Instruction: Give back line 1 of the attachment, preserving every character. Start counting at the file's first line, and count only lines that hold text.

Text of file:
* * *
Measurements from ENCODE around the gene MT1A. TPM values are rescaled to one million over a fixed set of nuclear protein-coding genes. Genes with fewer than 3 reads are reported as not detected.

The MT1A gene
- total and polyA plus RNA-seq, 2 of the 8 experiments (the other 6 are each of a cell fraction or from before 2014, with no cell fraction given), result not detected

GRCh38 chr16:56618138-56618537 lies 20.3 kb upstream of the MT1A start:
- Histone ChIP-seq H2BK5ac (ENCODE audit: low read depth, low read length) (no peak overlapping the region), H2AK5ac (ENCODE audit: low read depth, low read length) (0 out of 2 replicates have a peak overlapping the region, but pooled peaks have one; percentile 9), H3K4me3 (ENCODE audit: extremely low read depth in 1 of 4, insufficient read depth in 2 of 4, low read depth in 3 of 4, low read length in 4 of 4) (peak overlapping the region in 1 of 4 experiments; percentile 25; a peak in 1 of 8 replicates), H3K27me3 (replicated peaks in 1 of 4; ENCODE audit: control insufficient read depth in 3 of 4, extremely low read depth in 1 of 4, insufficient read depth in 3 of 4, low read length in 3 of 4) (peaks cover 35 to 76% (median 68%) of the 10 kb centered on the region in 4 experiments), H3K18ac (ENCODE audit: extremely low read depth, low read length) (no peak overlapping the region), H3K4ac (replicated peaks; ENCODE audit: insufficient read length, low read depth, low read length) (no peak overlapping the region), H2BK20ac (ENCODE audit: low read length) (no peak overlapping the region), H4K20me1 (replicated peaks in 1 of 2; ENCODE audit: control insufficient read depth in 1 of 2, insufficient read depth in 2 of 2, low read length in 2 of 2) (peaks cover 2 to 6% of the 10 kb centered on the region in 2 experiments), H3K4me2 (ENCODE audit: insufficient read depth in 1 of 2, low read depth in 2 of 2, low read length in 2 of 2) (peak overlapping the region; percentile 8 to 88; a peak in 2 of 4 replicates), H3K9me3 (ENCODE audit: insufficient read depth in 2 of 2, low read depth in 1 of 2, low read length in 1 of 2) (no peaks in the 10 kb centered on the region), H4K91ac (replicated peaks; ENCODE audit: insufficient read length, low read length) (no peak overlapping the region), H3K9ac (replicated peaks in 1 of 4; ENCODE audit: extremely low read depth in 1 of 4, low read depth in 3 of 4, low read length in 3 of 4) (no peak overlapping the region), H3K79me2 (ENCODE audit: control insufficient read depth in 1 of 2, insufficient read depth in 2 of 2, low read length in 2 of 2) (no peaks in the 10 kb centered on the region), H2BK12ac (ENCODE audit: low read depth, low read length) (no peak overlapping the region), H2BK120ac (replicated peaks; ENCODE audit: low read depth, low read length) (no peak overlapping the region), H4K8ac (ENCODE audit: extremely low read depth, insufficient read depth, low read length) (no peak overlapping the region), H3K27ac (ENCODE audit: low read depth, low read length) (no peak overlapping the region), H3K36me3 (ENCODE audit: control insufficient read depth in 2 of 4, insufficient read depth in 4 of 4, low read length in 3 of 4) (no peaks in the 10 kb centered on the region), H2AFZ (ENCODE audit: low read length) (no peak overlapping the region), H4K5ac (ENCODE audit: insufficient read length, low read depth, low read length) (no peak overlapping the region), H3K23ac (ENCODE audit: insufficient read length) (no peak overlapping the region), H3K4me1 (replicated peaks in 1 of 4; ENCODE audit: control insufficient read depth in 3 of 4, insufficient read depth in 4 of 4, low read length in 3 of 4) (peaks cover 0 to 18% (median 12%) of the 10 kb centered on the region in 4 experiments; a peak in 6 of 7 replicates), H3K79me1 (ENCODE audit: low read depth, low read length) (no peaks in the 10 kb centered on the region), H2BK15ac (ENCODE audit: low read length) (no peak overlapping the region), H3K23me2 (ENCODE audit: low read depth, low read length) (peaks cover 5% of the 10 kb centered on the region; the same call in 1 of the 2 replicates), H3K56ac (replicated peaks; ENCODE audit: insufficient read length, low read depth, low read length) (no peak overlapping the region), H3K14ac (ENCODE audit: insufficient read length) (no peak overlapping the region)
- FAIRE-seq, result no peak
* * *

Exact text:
Measurements from ENCODE around the gene MT1A. TPM values are rescaled to one million over a fixed set of nuclear protein-coding genes. Genes with fewer than 3 reads are reported as not detected.